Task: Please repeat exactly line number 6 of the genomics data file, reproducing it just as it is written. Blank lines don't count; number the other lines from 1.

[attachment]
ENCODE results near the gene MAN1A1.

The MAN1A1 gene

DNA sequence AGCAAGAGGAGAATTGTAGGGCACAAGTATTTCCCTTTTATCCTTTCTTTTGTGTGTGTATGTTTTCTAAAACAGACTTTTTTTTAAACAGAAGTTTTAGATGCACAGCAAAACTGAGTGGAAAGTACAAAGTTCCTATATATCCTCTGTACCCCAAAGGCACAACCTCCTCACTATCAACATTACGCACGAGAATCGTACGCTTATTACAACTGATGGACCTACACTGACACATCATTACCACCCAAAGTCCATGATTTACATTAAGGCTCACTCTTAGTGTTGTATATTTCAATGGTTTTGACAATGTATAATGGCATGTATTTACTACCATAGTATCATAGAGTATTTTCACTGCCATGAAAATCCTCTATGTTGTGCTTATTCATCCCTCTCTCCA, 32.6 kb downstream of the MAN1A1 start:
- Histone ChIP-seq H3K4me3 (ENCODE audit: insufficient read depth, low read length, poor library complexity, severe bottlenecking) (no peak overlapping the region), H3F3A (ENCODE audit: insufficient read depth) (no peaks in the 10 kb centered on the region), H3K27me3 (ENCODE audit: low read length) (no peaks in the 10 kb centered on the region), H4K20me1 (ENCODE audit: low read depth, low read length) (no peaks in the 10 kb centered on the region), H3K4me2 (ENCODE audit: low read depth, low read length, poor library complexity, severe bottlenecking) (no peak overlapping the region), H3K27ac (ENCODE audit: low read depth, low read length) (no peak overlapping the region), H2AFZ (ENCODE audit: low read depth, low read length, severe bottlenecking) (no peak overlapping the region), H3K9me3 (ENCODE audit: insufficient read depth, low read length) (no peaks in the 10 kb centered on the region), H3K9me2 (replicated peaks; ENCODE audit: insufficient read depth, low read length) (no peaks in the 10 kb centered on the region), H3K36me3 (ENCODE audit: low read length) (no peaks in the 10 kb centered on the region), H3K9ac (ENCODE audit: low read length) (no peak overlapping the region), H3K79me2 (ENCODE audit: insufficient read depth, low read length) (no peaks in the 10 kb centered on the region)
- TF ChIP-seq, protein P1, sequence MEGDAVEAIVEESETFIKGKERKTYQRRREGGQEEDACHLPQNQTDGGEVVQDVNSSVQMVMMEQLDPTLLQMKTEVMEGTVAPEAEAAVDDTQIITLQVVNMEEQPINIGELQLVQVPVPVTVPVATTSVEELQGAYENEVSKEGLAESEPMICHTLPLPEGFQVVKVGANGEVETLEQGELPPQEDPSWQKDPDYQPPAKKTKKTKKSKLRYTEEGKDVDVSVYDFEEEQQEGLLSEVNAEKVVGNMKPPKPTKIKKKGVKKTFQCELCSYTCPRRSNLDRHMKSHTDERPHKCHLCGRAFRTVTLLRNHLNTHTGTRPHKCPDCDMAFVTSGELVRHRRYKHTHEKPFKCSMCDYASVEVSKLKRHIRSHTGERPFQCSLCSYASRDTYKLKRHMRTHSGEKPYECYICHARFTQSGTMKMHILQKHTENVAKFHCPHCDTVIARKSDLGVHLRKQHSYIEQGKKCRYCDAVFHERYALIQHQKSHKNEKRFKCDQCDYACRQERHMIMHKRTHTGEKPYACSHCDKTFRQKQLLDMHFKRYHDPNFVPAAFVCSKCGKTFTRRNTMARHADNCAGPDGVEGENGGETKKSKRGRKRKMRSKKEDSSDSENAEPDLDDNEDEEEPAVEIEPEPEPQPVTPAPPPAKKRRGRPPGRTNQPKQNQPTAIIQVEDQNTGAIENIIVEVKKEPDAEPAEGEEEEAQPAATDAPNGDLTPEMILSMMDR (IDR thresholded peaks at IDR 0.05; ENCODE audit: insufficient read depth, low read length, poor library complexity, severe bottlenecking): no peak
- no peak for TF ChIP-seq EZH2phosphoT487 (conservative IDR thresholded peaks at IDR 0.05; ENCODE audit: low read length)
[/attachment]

- no peak for TF ChIP-seq EZH2phosphoT487 (conservative IDR thresholded peaks at IDR 0.05; ENCODE audit: low read length)